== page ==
> Lua (the core), only lua.c. We will consider it for 4.1 beta (alpha is almost
> out now).

As long as we're on the subject of syntactical sugar... I would like to see the 'then' following
'if' and 'elseif', and the 'do' following 'while' or 'for', be made optional.  Those tokens are
totally superfluous - making them optional would have no impact on Lua's efficiency or on existing
Lua code.  Besides saving keystrokes, it makes Lua code even cleaner and easier to read (IMO).

Now for the ulterior motive...

I used Lua to replace a scripting language in an in-house tool, which (believe it or not) had
virtually identical syntax to Lua (albeit a subset of Lua).  Lua requires the superfluous tokens
mentioned above; the previous language did not. If those tokens can be made optional in the
official source, then I can finally call our in-house variation "Lua".  ;)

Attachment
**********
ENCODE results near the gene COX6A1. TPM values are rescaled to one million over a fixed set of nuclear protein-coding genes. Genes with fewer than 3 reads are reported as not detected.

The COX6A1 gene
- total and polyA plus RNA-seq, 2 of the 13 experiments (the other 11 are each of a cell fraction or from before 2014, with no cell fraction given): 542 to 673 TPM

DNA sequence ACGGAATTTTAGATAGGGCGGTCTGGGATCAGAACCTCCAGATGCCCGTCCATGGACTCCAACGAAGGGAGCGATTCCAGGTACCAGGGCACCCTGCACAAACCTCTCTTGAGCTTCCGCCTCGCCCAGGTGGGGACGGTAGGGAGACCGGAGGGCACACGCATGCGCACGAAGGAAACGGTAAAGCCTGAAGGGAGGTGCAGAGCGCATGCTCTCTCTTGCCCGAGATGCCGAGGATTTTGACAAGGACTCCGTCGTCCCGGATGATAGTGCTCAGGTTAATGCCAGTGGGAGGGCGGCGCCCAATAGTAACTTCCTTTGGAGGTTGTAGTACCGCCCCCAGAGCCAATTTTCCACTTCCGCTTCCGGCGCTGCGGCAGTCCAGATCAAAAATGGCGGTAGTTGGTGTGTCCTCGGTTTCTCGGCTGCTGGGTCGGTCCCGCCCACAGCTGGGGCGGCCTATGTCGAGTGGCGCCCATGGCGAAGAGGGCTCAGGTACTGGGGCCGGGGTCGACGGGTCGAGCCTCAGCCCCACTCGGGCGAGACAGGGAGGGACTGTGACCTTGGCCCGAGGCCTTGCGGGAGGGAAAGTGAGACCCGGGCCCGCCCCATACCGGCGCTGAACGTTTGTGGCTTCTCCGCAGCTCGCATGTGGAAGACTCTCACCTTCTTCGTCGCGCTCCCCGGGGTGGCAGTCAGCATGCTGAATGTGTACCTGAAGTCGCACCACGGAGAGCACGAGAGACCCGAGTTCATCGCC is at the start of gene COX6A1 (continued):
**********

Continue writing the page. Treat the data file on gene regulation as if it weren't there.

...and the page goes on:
Cheers,
Eric



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Re: Syntactic sugar cravings

John Belmonte-2
In reply to this post by Jay Carlson
Jay Carlson wrote:
> I'm getting tired of typing
>
> for i=1,getn(l) do
>   local v=l[i]
>   [...]
> end
>
> It makes the loop look more complicated than it is, harder to
> understand at first glance etc.  What I'd like is something like
>
> for i,v in list l do
>   [...]
> end

A while back I made a small patch for 4.0 that takes care of this (see Power
Patches page on the Lua Wiki).  However my patch doesn't provide the index
value.  Edgar T's Sol provides exactly what you wrote but you may have a
hard time picking out the necessary changes.

-John



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Re: Syntactic sugar cravings

Jay Carlson-2
[written in Outlook Express.  :-P ]